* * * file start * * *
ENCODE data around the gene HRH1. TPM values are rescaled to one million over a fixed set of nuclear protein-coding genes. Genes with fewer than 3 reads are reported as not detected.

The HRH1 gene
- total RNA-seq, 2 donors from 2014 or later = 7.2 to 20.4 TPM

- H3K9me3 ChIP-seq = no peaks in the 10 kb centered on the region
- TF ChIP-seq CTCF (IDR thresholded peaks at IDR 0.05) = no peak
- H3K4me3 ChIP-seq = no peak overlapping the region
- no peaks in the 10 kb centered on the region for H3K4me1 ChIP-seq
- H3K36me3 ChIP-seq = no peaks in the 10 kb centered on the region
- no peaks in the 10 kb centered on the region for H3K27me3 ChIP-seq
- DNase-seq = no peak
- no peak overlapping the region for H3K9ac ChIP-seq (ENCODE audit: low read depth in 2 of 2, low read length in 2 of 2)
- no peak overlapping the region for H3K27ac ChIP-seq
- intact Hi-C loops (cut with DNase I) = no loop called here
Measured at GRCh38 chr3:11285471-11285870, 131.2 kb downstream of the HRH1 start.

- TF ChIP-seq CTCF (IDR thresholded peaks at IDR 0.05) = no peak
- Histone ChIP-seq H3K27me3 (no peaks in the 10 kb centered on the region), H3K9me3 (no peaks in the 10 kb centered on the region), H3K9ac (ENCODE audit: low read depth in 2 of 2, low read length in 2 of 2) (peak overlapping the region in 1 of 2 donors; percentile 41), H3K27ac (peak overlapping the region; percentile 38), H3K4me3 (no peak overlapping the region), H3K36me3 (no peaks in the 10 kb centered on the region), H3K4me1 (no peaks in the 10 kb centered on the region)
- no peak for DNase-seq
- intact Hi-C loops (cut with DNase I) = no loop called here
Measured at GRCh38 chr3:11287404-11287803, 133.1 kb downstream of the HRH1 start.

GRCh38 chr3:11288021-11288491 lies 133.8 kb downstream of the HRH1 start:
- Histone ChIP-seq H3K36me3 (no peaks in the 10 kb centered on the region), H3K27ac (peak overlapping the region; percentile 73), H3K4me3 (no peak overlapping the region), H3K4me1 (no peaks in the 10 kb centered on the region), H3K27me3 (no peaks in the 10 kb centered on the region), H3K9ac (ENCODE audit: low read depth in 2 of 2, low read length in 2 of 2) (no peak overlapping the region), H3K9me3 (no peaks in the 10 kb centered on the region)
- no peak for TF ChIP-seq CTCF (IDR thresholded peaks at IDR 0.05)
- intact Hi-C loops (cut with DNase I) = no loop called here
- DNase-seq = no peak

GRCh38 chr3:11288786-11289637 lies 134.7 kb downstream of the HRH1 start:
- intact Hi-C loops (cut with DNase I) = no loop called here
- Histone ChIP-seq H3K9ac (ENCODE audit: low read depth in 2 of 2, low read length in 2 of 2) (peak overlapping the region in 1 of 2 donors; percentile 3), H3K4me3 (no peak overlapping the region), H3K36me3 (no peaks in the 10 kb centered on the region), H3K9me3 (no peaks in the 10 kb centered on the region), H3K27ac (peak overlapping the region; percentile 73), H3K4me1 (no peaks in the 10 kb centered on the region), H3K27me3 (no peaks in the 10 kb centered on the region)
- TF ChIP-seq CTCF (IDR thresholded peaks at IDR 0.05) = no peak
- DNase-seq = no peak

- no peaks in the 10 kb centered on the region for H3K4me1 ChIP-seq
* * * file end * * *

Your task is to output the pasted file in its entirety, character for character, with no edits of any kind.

ENCODE data around the gene HRH1. TPM values are rescaled to one million over a fixed set of nuclear protein-coding genes. Genes with fewer than 3 reads are reported as not detected.

The HRH1 gene
- total RNA-seq, 2 donors from 2014 or later = 7.2 to 20.4 TPM

- H3K9me3 ChIP-seq = no peaks in the 10 kb centered on the region
- TF ChIP-seq CTCF (IDR thresholded peaks at IDR 0.05) = no peak
- H3K4me3 ChIP-seq = no peak overlapping the region
- no peaks in the 10 kb centered on the region for H3K4me1 ChIP-seq
- H3K36me3 ChIP-seq = no peaks in the 10 kb centered on the region
- no peaks in the 10 kb centered on the region for H3K27me3 ChIP-seq
- DNase-seq = no peak
- no peak overlapping the region for H3K9ac ChIP-seq (ENCODE audit: low read depth in 2 of 2, low read length in 2 of 2)
- no peak overlapping the region for H3K27ac ChIP-seq
- intact Hi-C loops (cut with DNase I) = no loop called here
Measured at GRCh38 chr3:11285471-11285870, 131.2 kb downstream of the HRH1 start.

- TF ChIP-seq CTCF (IDR thresholded peaks at IDR 0.05) = no peak
- Histone ChIP-seq H3K27me3 (no peaks in the 10 kb centered on the region), H3K9me3 (no peaks in the 10 kb centered on the region), H3K9ac (ENCODE audit: low read depth in 2 of 2, low read length in 2 of 2) (peak overlapping the region in 1 of 2 donors; percentile 41), H3K27ac (peak overlapping the region; percentile 38), H3K4me3 (no peak overlapping the region), H3K36me3 (no peaks in the 10 kb centered on the region), H3K4me1 (no peaks in the 10 kb centered on the region)
- no peak for DNase-seq
- intact Hi-C loops (cut with DNase I) = no loop called here
Measured at GRCh38 chr3:11287404-11287803, 133.1 kb downstream of the HRH1 start.

GRCh38 chr3:11288021-11288491 lies 133.8 kb downstream of the HRH1 start:
- Histone ChIP-seq H3K36me3 (no peaks in the 10 kb centered on the region), H3K27ac (peak overlapping the region; percentile 73), H3K4me3 (no peak overlapping the region), H3K4me1 (no peaks in the 10 kb centered on the region), H3K27me3 (no peaks in the 10 kb centered on the region), H3K9ac (ENCODE audit: low read depth in 2 of 2, low read length in 2 of 2) (no peak overlapping the region), H3K9me3 (no peaks in the 10 kb centered on the region)
- no peak for TF ChIP-seq CTCF (IDR thresholded peaks at IDR 0.05)
- intact Hi-C loops (cut with DNase I) = no loop called here
- DNase-seq = no peak

GRCh38 chr3:11288786-11289637 lies 134.7 kb downstream of the HRH1 start:
- intact Hi-C loops (cut with DNase I) = no loop called here
- Histone ChIP-seq H3K9ac (ENCODE audit: low read depth in 2 of 2, low read length in 2 of 2) (peak overlapping the region in 1 of 2 donors; percentile 3), H3K4me3 (no peak overlapping the region), H3K36me3 (no peaks in the 10 kb centered on the region), H3K9me3 (no peaks in the 10 kb centered on the region), H3K27ac (peak overlapping the region; percentile 73), H3K4me1 (no peaks in the 10 kb centered on the region), H3K27me3 (no peaks in the 10 kb centered on the region)
- TF ChIP-seq CTCF (IDR thresholded peaks at IDR 0.05) = no peak
- DNase-seq = no peak

- no peaks in the 10 kb centered on the region for H3K4me1 ChIP-seq